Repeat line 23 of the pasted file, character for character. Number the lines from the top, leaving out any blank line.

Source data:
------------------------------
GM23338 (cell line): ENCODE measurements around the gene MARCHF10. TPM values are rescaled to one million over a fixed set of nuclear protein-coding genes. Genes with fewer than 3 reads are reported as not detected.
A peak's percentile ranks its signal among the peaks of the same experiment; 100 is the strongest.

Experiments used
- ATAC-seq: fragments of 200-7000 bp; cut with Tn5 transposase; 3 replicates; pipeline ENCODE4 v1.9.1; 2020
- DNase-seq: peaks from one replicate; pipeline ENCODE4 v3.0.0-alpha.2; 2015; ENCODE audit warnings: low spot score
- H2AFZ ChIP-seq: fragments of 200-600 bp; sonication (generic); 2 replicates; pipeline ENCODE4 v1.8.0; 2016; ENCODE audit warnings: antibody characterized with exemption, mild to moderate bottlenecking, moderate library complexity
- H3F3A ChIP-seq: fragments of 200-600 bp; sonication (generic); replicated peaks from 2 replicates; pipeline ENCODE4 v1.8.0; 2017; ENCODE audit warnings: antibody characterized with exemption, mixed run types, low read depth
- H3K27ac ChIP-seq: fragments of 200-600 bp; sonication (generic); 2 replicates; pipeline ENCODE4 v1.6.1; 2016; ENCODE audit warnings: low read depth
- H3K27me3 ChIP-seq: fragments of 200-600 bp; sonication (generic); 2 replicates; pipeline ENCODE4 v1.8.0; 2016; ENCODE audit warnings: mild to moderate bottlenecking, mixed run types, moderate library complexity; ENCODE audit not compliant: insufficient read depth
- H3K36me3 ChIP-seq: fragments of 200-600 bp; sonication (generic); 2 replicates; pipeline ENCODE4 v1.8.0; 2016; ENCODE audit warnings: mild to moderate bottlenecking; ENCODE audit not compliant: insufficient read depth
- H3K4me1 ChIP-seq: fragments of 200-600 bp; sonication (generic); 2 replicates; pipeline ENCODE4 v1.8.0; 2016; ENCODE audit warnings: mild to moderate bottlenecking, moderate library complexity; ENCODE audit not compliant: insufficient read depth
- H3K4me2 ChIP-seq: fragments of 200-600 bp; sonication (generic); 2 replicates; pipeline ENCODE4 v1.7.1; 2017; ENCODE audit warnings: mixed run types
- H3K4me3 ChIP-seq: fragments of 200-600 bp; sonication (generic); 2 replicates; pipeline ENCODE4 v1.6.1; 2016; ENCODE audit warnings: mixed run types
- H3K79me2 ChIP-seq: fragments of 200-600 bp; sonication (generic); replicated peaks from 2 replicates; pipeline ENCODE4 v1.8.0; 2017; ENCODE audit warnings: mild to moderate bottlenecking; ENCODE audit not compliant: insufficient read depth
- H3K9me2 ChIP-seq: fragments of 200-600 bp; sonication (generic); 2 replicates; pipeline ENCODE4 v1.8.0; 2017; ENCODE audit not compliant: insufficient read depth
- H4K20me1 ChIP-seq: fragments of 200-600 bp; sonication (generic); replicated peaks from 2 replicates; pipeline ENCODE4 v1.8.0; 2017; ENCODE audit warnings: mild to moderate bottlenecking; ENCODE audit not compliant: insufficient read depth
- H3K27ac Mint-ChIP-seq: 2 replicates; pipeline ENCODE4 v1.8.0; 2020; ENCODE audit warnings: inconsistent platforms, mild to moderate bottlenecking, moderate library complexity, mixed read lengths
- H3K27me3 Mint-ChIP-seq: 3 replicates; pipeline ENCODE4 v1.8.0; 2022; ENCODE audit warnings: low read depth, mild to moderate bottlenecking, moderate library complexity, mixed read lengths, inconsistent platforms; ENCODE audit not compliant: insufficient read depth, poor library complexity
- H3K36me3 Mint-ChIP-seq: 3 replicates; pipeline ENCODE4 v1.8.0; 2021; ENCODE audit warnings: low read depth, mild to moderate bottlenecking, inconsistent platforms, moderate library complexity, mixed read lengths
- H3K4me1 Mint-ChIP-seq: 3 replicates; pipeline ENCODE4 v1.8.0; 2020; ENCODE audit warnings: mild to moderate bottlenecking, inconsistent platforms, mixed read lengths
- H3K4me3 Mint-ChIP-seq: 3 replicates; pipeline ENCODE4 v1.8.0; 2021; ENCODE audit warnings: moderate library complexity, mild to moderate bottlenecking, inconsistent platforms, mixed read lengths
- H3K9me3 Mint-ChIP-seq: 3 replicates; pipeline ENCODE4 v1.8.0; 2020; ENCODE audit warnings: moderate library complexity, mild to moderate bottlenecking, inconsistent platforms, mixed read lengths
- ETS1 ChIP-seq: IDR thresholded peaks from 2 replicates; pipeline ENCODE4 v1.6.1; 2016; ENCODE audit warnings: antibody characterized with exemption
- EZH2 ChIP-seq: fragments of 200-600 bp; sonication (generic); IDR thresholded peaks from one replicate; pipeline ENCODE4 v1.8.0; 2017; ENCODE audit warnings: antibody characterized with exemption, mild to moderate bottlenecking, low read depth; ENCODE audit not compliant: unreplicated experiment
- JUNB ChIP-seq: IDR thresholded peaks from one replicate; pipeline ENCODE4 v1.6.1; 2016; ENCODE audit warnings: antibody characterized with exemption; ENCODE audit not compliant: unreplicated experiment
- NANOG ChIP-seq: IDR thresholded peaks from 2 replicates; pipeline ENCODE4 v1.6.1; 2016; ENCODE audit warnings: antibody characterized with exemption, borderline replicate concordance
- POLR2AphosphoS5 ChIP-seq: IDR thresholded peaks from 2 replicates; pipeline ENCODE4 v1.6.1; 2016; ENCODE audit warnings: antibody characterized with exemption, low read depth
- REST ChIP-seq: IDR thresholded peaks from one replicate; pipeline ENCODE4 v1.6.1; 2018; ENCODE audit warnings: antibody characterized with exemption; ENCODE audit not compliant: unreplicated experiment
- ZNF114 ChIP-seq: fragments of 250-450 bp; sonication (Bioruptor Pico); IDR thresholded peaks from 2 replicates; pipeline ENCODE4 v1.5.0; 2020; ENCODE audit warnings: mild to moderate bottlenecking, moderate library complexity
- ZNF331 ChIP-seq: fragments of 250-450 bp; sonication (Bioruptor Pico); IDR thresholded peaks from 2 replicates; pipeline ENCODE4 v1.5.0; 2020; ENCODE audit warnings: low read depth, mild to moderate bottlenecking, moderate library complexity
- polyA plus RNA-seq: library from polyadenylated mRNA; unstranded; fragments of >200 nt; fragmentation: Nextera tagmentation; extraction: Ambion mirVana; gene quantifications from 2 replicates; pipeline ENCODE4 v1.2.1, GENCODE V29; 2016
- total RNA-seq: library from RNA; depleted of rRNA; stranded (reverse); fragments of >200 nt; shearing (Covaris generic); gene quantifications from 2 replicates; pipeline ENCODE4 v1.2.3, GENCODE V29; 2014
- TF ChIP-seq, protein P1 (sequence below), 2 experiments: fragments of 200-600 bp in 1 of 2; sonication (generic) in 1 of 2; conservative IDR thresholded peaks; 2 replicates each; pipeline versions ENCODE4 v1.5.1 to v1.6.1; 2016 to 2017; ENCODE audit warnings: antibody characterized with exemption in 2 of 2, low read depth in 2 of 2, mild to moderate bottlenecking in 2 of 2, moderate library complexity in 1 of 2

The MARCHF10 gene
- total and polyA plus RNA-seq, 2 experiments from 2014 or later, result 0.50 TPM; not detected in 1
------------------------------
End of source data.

- ETS1 ChIP-seq: IDR thresholded peaks from 2 replicates; pipeline ENCODE4 v1.6.1; 2016; ENCODE audit warnings: antibody characterized with exemption